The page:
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practice is governed by many legal concepts. It is important for nurses to know the basics of legal concepts because nurses are accountable for their professional judgements and actions. Knowledge of laws that regulate and affect nursing practice is needed for 2 reasons:

To ensure that the nurses decisions are consistent with current legal principles. To protect the nurse from liability.

Law Can be defined as the sum total of rules and regulations by which a society is governed. As such, law is created by people and exist to regulate all persons. Functions of Law in Nursing:
It provides a framework for establishing which nursing actions in the care of clients are legal. It differentiates the nurses responsib ilities from those of other health professionals. It helps establish the boundaries of independent nursing action. It assists in maintaining a standard of nursing practice by making nurses accountable under the law.

Public law refers to the body of law that deals with relationships between individuals and the government and governmental agencies. Criminal law deals with actions against safety and welfare of the public. Private law or civil law is the body of law that deals with relationships among private individuals. It has 2 categories: 1. Contract law involves the enforcement of agreements among private individuals or the payment of compensation for failure to fulfill agreements. 2. Tort law defines and enforces duties and rights among private individuals that are not based on contractual agreements.

Civil actions deal with the relationships among individuals in society. Criminal actions deal with disputes between an individual and the society as a whole. Litigation the action of a lawsuit Litigators are referred to lawyers who participate in lawsuits

The judicial process primarily functions to settle disputes peacefully and in accordance with the law. A lawsuit has strict procedural rules. There are generally five steps:



A document, called a complaint, is filed by a person referred to as the plaintiff, who claims that his or her legal rights have been infringed on by one or more other persons, referred to as defendants. A written reponse, called an answer, is made by the defendants. Both parties engage in pretrial activities, referred to as discovery, in an effort to obtain all the facts of the situation.

In the trial of the case, all relevant facts are presented to a jury or only to a judge. 5. The judge renders a decision, or a jury renders a verdict. If the outcome is not acceptable to one of the parties, an appeal can be made for another trial. During a trial, a plaintiff must offer evidence of the defendants wrongdoing. This duty of proving an assertion of wrongdoing is called the burden of proof.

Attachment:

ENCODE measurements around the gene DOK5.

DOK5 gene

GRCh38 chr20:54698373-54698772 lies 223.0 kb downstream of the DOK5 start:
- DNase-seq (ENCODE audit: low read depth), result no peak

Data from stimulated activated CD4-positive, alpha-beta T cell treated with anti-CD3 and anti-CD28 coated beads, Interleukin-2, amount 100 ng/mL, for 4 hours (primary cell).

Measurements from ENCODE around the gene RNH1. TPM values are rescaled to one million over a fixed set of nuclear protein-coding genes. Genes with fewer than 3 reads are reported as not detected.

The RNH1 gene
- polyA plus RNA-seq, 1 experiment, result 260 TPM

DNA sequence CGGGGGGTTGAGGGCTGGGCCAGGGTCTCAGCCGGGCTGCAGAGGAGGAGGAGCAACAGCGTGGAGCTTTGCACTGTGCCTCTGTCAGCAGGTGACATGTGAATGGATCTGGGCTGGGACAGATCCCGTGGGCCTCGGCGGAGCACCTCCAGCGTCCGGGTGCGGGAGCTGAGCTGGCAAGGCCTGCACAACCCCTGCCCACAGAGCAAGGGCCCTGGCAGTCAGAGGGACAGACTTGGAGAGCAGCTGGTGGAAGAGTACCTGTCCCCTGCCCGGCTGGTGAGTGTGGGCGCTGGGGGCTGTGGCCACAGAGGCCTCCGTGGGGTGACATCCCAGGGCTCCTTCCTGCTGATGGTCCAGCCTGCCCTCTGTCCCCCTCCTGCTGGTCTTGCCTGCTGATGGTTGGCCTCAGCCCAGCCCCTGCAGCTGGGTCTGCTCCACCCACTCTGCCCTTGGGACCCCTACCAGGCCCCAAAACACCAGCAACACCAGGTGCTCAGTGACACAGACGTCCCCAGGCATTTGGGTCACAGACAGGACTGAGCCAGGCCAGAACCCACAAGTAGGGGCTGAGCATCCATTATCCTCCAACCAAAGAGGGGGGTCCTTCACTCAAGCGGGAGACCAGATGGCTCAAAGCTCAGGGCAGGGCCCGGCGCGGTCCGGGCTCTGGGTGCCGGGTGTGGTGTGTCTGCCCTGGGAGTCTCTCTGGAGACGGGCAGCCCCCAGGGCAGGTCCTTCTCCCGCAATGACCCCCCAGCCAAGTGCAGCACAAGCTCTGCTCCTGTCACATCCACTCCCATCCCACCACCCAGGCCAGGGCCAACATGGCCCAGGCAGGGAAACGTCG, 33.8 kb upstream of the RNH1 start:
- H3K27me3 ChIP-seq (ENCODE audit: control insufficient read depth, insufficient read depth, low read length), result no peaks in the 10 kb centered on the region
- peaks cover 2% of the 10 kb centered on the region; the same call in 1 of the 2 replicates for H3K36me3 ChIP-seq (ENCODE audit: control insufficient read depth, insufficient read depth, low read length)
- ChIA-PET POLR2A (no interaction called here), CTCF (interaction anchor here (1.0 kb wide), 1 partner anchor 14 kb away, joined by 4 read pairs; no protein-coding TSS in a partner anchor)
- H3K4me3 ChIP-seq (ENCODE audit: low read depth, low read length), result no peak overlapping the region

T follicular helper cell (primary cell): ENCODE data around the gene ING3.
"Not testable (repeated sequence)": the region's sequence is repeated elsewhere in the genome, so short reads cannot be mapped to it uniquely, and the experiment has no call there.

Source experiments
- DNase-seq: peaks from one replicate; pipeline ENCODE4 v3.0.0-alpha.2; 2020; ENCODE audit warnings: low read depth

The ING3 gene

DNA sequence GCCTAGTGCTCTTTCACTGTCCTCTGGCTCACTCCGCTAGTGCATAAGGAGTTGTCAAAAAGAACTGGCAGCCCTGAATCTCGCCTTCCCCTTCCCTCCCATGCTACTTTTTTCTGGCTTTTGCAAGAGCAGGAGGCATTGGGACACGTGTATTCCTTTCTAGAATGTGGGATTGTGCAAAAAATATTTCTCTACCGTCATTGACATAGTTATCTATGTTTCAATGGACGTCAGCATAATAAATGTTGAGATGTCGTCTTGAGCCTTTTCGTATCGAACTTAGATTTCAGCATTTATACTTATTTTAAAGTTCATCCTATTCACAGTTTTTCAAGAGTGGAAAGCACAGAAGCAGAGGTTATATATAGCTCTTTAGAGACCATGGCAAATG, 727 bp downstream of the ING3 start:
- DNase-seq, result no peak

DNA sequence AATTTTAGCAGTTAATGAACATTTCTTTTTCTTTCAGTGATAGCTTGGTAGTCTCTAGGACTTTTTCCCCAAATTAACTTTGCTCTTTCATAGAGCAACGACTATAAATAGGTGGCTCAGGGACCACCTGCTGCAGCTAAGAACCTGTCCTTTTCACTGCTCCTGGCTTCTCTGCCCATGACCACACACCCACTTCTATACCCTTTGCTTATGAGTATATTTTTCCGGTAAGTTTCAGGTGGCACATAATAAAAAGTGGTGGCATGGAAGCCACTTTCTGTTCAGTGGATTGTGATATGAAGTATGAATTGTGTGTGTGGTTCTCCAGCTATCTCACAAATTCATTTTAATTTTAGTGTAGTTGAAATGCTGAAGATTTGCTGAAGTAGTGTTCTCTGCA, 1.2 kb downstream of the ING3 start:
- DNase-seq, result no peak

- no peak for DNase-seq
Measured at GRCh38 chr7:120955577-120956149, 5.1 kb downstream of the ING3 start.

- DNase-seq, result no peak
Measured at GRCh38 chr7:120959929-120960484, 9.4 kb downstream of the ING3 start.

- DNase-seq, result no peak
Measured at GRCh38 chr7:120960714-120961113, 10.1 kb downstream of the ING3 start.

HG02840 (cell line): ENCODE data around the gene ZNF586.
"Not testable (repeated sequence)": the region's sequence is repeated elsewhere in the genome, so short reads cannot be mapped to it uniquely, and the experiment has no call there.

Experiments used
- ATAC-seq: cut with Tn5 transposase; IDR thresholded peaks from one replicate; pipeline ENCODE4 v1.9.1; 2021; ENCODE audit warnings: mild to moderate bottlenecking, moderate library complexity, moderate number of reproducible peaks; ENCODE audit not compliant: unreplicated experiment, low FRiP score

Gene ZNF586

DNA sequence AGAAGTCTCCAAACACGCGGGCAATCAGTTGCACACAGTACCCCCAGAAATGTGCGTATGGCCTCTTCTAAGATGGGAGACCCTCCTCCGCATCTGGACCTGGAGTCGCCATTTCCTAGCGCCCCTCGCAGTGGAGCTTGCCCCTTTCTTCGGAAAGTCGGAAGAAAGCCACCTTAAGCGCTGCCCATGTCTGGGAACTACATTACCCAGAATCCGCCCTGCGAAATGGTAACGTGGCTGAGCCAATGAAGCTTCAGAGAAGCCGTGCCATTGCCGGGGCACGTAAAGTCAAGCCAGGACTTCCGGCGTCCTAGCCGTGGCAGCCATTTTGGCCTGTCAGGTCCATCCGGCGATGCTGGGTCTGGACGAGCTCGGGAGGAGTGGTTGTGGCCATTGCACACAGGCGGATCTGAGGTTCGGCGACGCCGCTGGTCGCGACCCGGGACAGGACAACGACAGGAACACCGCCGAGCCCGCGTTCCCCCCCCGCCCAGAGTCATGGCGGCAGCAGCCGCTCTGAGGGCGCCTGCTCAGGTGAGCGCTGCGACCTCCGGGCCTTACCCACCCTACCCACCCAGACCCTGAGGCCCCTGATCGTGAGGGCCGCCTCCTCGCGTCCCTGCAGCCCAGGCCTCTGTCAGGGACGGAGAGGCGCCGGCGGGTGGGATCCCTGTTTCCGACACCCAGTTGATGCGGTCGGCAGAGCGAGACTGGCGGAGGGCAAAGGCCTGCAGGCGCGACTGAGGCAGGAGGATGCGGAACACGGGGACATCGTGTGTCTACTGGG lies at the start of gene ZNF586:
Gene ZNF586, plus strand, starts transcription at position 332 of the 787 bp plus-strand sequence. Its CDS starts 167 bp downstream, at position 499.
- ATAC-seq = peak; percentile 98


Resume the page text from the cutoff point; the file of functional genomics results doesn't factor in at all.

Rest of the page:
Informed consent is an agreement by a client to accept a course of treatment or a procedure after being provided complete information, including the benefits and risks of treatment, alternatives to the treatment, and prognosis if not treated by health care provider. 3 Major Elements of Informed consent: 1. The consent must be given voluntarily 2. The consent must be given by a client with the capacity and competence to understand. 3. The client must be given enough information to be the ultimate decision maker. Exceptions: 1. Minors 2. Persons who are unconcious or injured in such a way that they are unable to give consent 3. Mentally ill persons who are incompetent.

2 Types of Consent 1. Expressed may either be oral or written agreement. 2. Implied exists when the individuals nonverbal behavior indicates agreement.

Advance Health Care Directives include a variety of legal and lay documents that allow persons to specify aspects of care they wish to receive should they become unable to make or communicate their preferences. Health Care Proxy also referred to as a durable power of attorney for health care, is a notarized or witnessed statement appointing someone else to manage health care treatment decisions when the client is unable to do so. Autopsy or postmortem examination is an examination of the body after death. DNR Orders physicians may order no code or do not resuscitate for clients who are in a stage of terminal, irreversible illness or expected death.